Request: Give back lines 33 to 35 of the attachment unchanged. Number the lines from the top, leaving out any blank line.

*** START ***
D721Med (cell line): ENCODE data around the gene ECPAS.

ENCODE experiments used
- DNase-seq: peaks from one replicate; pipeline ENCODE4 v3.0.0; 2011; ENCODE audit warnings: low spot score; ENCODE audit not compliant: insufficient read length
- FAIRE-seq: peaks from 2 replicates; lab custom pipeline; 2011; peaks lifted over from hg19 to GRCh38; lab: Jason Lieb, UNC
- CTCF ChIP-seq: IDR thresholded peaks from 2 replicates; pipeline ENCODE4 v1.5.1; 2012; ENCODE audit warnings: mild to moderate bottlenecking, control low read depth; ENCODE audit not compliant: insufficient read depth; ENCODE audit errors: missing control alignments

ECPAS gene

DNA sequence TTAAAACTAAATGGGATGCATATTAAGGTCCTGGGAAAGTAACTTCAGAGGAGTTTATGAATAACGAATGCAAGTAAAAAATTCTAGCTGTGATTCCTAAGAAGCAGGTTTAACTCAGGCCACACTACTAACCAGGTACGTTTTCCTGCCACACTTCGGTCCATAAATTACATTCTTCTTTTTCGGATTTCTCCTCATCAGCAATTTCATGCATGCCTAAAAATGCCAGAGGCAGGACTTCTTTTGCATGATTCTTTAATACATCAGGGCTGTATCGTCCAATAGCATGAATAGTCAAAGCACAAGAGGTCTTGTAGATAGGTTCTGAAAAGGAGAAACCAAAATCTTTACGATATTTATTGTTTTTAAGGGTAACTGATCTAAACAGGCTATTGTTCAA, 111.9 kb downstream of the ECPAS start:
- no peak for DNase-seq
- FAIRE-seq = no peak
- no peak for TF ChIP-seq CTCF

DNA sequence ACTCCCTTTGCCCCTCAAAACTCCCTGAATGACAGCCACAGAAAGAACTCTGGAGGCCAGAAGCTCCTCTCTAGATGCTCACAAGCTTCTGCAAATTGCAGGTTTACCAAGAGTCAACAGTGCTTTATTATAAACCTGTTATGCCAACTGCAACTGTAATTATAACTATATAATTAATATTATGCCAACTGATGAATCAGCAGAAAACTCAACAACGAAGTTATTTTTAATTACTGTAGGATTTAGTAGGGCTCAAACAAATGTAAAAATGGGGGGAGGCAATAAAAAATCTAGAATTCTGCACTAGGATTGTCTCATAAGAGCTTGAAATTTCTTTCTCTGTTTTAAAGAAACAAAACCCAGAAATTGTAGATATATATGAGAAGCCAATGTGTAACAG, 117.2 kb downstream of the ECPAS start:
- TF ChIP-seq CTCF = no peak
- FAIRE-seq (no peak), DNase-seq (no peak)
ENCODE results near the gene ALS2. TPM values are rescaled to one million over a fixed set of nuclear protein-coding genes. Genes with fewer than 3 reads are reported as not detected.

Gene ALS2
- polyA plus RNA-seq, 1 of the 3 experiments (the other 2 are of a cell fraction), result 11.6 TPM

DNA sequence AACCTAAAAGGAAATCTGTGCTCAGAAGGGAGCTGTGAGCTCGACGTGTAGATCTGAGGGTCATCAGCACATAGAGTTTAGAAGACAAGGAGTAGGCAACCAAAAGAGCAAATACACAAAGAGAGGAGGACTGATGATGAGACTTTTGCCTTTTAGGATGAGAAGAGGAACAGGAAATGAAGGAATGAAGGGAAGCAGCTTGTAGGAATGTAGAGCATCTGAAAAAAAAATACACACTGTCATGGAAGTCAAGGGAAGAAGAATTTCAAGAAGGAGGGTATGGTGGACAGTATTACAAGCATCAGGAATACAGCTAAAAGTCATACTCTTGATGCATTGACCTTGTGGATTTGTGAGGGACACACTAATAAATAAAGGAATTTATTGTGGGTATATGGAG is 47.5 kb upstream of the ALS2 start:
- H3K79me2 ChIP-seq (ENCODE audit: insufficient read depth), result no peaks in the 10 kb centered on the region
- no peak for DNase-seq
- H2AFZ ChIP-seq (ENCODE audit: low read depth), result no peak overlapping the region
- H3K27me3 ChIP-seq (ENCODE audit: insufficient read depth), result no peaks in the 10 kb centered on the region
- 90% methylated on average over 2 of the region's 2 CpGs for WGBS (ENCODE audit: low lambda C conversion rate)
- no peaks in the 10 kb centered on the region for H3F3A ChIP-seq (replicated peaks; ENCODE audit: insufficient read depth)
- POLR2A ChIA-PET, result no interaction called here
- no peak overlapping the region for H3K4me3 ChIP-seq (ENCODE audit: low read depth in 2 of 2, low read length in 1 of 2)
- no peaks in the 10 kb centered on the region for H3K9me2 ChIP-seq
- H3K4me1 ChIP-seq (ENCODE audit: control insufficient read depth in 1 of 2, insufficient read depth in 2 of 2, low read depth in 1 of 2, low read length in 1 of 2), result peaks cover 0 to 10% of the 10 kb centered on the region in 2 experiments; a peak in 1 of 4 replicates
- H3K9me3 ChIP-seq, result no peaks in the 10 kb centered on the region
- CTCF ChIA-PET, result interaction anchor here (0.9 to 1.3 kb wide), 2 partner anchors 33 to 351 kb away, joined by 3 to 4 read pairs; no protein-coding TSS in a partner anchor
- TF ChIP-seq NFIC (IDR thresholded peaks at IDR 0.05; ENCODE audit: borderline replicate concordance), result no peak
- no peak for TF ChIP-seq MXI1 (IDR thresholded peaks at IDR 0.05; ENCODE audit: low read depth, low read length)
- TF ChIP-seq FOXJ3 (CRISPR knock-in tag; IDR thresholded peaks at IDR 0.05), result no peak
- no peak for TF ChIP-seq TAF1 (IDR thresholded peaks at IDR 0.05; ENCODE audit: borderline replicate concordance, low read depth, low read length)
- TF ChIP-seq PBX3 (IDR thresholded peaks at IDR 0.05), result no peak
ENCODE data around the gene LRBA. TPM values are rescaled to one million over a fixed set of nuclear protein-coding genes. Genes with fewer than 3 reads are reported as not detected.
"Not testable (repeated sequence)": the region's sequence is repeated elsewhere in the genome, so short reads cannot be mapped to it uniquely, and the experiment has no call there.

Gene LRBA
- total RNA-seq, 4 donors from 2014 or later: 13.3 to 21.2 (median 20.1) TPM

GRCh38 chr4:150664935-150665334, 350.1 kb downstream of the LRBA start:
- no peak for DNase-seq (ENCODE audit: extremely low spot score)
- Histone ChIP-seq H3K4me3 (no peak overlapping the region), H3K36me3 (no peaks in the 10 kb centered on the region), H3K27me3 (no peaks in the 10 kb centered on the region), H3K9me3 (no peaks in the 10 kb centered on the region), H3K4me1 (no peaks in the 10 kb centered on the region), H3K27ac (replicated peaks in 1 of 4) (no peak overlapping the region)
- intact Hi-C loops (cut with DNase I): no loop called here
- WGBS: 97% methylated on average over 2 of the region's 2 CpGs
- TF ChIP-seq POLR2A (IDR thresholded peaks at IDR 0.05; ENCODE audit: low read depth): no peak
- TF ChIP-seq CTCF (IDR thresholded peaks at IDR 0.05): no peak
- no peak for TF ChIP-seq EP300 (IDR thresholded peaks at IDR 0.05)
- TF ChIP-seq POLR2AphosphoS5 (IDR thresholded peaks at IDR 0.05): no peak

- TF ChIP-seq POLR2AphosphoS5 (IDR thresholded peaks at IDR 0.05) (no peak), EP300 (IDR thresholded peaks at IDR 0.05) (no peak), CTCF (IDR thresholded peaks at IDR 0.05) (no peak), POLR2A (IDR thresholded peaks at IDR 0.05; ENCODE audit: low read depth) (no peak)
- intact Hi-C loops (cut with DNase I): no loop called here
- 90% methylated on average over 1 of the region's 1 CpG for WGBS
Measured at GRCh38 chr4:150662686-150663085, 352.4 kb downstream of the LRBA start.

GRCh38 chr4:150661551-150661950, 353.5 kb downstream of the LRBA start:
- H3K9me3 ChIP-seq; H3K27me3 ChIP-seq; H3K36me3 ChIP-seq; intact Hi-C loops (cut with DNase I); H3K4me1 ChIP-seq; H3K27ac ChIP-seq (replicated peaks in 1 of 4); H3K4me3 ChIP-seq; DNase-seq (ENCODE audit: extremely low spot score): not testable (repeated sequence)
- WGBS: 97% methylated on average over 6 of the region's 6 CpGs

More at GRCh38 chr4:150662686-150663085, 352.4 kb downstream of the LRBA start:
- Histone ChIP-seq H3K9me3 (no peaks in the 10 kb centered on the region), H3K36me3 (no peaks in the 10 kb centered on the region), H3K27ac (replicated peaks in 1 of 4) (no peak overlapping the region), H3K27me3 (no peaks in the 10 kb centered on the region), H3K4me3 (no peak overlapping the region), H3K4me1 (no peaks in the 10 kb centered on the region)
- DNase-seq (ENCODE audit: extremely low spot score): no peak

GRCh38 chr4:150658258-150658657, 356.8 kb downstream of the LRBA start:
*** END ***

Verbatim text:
- no peak for TF ChIP-seq TAF1 (IDR thresholded peaks at IDR 0.05; ENCODE audit: borderline replicate concordance, low read depth, low read length)
- TF ChIP-seq PBX3 (IDR thresholded peaks at IDR 0.05), result no peak
ENCODE data around the gene LRBA. TPM values are rescaled to one million over a fixed set of nuclear protein-coding genes. Genes with fewer than 3 reads are reported as not detected.